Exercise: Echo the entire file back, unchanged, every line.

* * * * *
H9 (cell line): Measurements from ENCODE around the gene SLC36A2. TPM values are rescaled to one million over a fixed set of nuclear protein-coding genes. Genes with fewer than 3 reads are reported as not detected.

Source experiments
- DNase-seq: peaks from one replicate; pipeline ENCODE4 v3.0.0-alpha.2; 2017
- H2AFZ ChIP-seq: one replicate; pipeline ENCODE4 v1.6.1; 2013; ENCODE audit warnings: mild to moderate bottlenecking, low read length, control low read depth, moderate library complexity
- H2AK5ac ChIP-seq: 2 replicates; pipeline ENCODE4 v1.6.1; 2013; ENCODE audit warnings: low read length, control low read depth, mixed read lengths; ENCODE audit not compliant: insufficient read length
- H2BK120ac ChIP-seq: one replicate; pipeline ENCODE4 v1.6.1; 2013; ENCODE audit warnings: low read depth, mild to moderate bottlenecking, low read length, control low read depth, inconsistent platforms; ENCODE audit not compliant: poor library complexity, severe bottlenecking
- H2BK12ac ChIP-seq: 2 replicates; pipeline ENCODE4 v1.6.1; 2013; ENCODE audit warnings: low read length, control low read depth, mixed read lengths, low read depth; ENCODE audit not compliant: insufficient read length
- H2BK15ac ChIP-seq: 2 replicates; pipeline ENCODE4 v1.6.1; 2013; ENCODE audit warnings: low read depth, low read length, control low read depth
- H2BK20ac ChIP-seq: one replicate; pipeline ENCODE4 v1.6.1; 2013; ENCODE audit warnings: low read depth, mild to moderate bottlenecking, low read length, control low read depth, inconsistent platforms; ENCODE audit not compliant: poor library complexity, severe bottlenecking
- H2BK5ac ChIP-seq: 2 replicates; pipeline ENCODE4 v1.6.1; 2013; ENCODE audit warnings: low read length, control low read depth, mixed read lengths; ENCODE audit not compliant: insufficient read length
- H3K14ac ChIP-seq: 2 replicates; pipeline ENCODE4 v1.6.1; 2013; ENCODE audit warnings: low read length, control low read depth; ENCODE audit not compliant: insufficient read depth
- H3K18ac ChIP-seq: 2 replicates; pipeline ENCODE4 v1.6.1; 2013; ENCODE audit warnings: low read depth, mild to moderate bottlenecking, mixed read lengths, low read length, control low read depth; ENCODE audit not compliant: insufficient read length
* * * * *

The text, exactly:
H9 (cell line): Measurements from ENCODE around the gene SLC36A2. TPM values are rescaled to one million over a fixed set of nuclear protein-coding genes. Genes with fewer than 3 reads are reported as not detected.

Source experiments
- DNase-seq: peaks from one replicate; pipeline ENCODE4 v3.0.0-alpha.2; 2017
- H2AFZ ChIP-seq: one replicate; pipeline ENCODE4 v1.6.1; 2013; ENCODE audit warnings: mild to moderate bottlenecking, low read length, control low read depth, moderate library complexity
- H2AK5ac ChIP-seq: 2 replicates; pipeline ENCODE4 v1.6.1; 2013; ENCODE audit warnings: low read length, control low read depth, mixed read lengths; ENCODE audit not compliant: insufficient read length
- H2BK120ac ChIP-seq: one replicate; pipeline ENCODE4 v1.6.1; 2013; ENCODE audit warnings: low read depth, mild to moderate bottlenecking, low read length, control low read depth, inconsistent platforms; ENCODE audit not compliant: poor library complexity, severe bottlenecking
- H2BK12ac ChIP-seq: 2 replicates; pipeline ENCODE4 v1.6.1; 2013; ENCODE audit warnings: low read length, control low read depth, mixed read lengths, low read depth; ENCODE audit not compliant: insufficient read length
- H2BK15ac ChIP-seq: 2 replicates; pipeline ENCODE4 v1.6.1; 2013; ENCODE audit warnings: low read depth, low read length, control low read depth
- H2BK20ac ChIP-seq: one replicate; pipeline ENCODE4 v1.6.1; 2013; ENCODE audit warnings: low read depth, mild to moderate bottlenecking, low read length, control low read depth, inconsistent platforms; ENCODE audit not compliant: poor library complexity, severe bottlenecking
- H2BK5ac ChIP-seq: 2 replicates; pipeline ENCODE4 v1.6.1; 2013; ENCODE audit warnings: low read length, control low read depth, mixed read lengths; ENCODE audit not compliant: insufficient read length
- H3K14ac ChIP-seq: 2 replicates; pipeline ENCODE4 v1.6.1; 2013; ENCODE audit warnings: low read length, control low read depth; ENCODE audit not compliant: insufficient read depth
- H3K18ac ChIP-seq: 2 replicates; pipeline ENCODE4 v1.6.1; 2013; ENCODE audit warnings: low read depth, mild to moderate bottlenecking, mixed read lengths, low read length, control low read depth; ENCODE audit not compliant: insufficient read length